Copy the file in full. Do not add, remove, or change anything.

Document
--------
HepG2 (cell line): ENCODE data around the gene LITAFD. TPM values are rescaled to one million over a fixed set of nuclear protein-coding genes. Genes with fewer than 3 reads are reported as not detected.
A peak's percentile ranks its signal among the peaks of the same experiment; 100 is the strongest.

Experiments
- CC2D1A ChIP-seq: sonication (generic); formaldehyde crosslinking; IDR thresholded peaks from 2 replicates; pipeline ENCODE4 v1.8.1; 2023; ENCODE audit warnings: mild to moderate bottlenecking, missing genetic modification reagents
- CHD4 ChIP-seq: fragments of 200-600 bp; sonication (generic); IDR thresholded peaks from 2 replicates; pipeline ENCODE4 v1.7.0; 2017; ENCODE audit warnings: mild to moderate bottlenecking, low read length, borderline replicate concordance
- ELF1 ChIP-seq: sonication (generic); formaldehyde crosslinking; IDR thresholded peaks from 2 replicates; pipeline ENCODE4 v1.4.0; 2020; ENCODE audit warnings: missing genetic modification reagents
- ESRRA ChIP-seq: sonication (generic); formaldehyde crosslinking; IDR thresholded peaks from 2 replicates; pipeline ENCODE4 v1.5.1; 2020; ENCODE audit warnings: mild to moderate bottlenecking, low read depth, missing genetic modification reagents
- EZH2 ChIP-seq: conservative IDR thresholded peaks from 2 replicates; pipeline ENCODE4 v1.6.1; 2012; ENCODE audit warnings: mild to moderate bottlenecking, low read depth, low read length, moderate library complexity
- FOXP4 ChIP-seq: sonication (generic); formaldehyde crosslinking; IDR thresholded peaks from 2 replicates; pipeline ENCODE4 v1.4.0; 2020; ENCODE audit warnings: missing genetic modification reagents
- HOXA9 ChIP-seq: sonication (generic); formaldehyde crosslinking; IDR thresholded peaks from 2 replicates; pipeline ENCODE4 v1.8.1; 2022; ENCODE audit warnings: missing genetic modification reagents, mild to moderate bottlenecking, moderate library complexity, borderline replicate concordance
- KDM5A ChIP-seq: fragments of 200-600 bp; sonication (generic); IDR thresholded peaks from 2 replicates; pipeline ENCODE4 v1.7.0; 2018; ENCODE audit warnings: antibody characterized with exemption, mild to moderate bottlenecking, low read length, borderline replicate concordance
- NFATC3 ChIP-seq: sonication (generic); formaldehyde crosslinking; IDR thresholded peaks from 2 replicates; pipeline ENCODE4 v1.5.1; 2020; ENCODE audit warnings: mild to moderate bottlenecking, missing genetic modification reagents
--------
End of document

HepG2 (cell line): ENCODE data around the gene LITAFD. TPM values are rescaled to one million over a fixed set of nuclear protein-coding genes. Genes with fewer than 3 reads are reported as not detected.
A peak's percentile ranks its signal among the peaks of the same experiment; 100 is the strongest.

Experiments
- CC2D1A ChIP-seq: sonication (generic); formaldehyde crosslinking; IDR thresholded peaks from 2 replicates; pipeline ENCODE4 v1.8.1; 2023; ENCODE audit warnings: mild to moderate bottlenecking, missing genetic modification reagents
- CHD4 ChIP-seq: fragments of 200-600 bp; sonication (generic); IDR thresholded peaks from 2 replicates; pipeline ENCODE4 v1.7.0; 2017; ENCODE audit warnings: mild to moderate bottlenecking, low read length, borderline replicate concordance
- ELF1 ChIP-seq: sonication (generic); formaldehyde crosslinking; IDR thresholded peaks from 2 replicates; pipeline ENCODE4 v1.4.0; 2020; ENCODE audit warnings: missing genetic modification reagents
- ESRRA ChIP-seq: sonication (generic); formaldehyde crosslinking; IDR thresholded peaks from 2 replicates; pipeline ENCODE4 v1.5.1; 2020; ENCODE audit warnings: mild to moderate bottlenecking, low read depth, missing genetic modification reagents
- EZH2 ChIP-seq: conservative IDR thresholded peaks from 2 replicates; pipeline ENCODE4 v1.6.1; 2012; ENCODE audit warnings: mild to moderate bottlenecking, low read depth, low read length, moderate library complexity
- FOXP4 ChIP-seq: sonication (generic); formaldehyde crosslinking; IDR thresholded peaks from 2 replicates; pipeline ENCODE4 v1.4.0; 2020; ENCODE audit warnings: missing genetic modification reagents
- HOXA9 ChIP-seq: sonication (generic); formaldehyde crosslinking; IDR thresholded peaks from 2 replicates; pipeline ENCODE4 v1.8.1; 2022; ENCODE audit warnings: missing genetic modification reagents, mild to moderate bottlenecking, moderate library complexity, borderline replicate concordance
- KDM5A ChIP-seq: fragments of 200-600 bp; sonication (generic); IDR thresholded peaks from 2 replicates; pipeline ENCODE4 v1.7.0; 2018; ENCODE audit warnings: antibody characterized with exemption, mild to moderate bottlenecking, low read length, borderline replicate concordance
- NFATC3 ChIP-seq: sonication (generic); formaldehyde crosslinking; IDR thresholded peaks from 2 replicates; pipeline ENCODE4 v1.5.1; 2020; ENCODE audit warnings: mild to moderate bottlenecking, missing genetic modification reagents